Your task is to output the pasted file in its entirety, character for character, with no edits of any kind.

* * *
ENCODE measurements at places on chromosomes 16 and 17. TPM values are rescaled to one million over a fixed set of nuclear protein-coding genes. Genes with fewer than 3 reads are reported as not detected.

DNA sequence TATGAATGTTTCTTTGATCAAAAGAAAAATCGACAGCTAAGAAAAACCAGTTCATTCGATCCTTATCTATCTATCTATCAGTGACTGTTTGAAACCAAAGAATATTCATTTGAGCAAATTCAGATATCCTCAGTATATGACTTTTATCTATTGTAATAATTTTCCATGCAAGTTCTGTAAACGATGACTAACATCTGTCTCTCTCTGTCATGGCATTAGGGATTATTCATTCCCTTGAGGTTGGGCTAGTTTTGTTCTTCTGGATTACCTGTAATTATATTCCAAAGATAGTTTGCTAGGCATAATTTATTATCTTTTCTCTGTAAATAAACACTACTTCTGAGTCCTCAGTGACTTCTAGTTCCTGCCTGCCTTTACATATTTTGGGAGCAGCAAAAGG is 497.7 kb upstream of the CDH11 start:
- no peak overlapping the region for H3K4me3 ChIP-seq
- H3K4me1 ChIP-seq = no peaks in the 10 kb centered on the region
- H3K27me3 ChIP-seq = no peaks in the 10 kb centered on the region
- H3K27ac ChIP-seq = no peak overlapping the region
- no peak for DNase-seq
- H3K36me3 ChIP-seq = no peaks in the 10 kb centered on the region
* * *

ENCODE measurements at places on chromosomes 16 and 17. TPM values are rescaled to one million over a fixed set of nuclear protein-coding genes. Genes with fewer than 3 reads are reported as not detected.

DNA sequence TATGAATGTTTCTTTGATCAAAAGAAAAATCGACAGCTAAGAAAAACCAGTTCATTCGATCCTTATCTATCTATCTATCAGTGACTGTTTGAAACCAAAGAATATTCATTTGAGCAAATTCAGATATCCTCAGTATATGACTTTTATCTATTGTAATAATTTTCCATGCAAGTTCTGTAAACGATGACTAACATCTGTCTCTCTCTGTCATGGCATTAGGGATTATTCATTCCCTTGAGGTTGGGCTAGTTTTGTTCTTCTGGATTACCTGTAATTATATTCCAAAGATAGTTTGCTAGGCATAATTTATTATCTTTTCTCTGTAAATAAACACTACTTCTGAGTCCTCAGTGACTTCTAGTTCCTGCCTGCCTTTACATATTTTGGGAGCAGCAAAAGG is 497.7 kb upstream of the CDH11 start:
- no peak overlapping the region for H3K4me3 ChIP-seq
- H3K4me1 ChIP-seq = no peaks in the 10 kb centered on the region
- H3K27me3 ChIP-seq = no peaks in the 10 kb centered on the region
- H3K27ac ChIP-seq = no peak overlapping the region
- no peak for DNase-seq
- H3K36me3 ChIP-seq = no peaks in the 10 kb centered on the region